and any girl setting foot there would have rendered herself liable to as severe a penalty as the mild rules of Madame Beck’s establishment permitted. Teachers might indeed go there with impunity; but as the walk was narrow, and the neglected shrubs were grown very thick and close on each side, weaving overhead a roof of branch and leaf which the sun’s rays penetrated but in rare checkers, this alley was seldom entered even during day, and after dusk was carefully shunned.

From the first I was tempted to make an exception to this rule of avoidance; the seclusion, the very gloom of the walk attracted me. For a long time the fear of seeming singular scared me away; but by degrees, as people became accustomed to me and my habits, and to such shades of peculiarity as were engrained in my nature—shades certainly not striking enough to interest, and perhaps not prominent enough to offend, but born in and with me, and no more to be parted with than my identity—by slow degrees I became a frequenter of this strait and narrow path. I made myself gardener of some tintless flowers that grew between its closelyranked shrubs. I cleared away the relics of past autumns choking up a rustic seat at the far end. Borrowing of Goton, the cuisinière, a pail of water and a scrubbingbrush, I made this seat clean. Madame saw me at work and smiled approbation, whether sincerely or not I don’t know; but she seemed sincere.

“Voyez-vous!” cried she, “comme elle est propre cette demoiselle Lucie! Vous aimez donc cette allée, meess?”

“Yes,” I said; “it is quiet and shady.”

“C’est juste,” cried she, with an air of bonté; and she kindly recommended me to confine myself to it as much as I chose, saying, that as I was not charged with the surveillance, I need not trouble myself to walk with the pupils, only I might permit her children to come there, to talk English with me.

On the night in question I was sitting on the hidden seat reclaimed from fungi and mould, listening to what seemed the far-off sounds of the city. Far off, in truth, they were not. This school was in the city’s centre, hence it was but five minutes’ walk to the park, scarce ten to buildings of palatial splendour. Quite near were wide streets brightly lit, teeming at this moment with life; carriages were rolling through them, to balls or to the opera. The same hour which tolled curfew for our convent, which extinguished each lamp, and dropped the curtain round each couch, rang for the gay city about us the summons to festal enjoyment. Of this contrast I thought not, however. Gay instincts my nature had few. Ball or opera I had never seen; and though often I had heard them described, and even wished to see them, it was not the wish of one who hopes to partake a pleasure if she could only reach it, who feels fitted to shine in some bright distant sphere, could she but thither win her way; it was no yearning to attain, no hunger to taste—only the calm desire to look on a new thing.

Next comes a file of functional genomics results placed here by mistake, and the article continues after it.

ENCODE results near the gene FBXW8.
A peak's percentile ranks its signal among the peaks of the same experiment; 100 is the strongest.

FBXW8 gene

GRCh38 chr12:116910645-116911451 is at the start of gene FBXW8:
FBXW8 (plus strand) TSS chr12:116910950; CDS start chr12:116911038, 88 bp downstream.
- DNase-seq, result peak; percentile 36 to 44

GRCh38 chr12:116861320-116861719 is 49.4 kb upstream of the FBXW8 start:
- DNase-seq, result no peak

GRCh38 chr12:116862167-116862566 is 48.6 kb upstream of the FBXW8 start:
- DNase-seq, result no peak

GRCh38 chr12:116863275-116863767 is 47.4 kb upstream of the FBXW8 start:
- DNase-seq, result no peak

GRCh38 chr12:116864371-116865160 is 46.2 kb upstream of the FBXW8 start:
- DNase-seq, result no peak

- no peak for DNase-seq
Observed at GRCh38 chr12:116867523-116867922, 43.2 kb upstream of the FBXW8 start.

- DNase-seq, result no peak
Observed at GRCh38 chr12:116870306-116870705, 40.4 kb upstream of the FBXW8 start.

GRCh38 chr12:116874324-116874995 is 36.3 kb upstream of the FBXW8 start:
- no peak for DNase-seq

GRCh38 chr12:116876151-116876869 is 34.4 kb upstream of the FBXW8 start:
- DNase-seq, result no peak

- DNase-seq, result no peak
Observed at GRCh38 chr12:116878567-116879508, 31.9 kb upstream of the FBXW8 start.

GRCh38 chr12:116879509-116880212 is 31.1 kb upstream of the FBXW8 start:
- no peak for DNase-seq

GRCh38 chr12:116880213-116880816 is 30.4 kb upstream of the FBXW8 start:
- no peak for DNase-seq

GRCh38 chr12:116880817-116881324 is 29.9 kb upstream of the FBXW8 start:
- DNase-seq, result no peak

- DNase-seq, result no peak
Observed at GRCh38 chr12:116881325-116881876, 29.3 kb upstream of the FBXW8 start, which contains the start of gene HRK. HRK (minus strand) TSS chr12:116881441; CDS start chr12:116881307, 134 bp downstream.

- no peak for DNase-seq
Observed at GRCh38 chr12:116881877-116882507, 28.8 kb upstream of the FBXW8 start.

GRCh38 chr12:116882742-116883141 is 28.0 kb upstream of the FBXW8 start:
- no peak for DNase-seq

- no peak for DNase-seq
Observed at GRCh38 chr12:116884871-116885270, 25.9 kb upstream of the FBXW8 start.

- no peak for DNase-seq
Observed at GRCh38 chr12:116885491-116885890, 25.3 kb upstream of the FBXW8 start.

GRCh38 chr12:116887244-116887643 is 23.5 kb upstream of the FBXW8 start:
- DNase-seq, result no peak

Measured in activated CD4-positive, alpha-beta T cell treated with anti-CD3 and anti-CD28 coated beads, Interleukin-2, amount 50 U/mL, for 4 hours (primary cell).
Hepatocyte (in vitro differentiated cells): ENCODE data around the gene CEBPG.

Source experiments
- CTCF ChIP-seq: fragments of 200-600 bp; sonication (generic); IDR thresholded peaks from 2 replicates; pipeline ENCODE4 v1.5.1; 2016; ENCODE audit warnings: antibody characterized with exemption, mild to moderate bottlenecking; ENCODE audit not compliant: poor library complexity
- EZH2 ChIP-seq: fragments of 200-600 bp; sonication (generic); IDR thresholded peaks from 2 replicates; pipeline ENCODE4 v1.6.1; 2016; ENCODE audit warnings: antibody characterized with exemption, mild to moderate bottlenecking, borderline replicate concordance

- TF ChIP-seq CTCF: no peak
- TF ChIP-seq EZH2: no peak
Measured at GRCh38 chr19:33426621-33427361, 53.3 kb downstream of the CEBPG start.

A moon was in the sky—not a full moon, but a young crescent. I saw her through a space in the boughs overhead. She and the stars, visible beside her, were no strangers where all else was strange. My childhood knew them. I had seen that golden sign with the dark globe in its curve leaning back on azure beside an old thorn at the top of an old field in old England in longpast days, just as it now leaned back beside a stately spire in this Continental capital.

Oh, my childhood! I had feelings. Passive as I lived, little as I spoke, cold as I looked, when I thought of past days I could feel. About the present it was better to be stoical; about the future—such a future as mine—to be dead. And in catalepsy and a dead trance I studiously held the quick of my nature.

At that time, I well remember, whatever could excite—certain accidents of the weather, for instance, were almost dreaded by me, because they woke the being I was always lulling, and stirred up a craving cry I could not satisfy. One night a thunderstorm broke; a sort of hurricane shook us in our beds. The Catholics rose in panic and prayed to their saints. As for me, the tempest took hold of me with tyranny; I was roughly roused and obliged to live. I got up and dressed myself, and creeping outside the casement close by my bed, sat on its ledge, with my feet on the roof of a lower adjoining building. It was wet, it was wild, it was pitchdark. Within the dormitory they gathered round the night-lamp in consternation,

  By PanEris using Melati.

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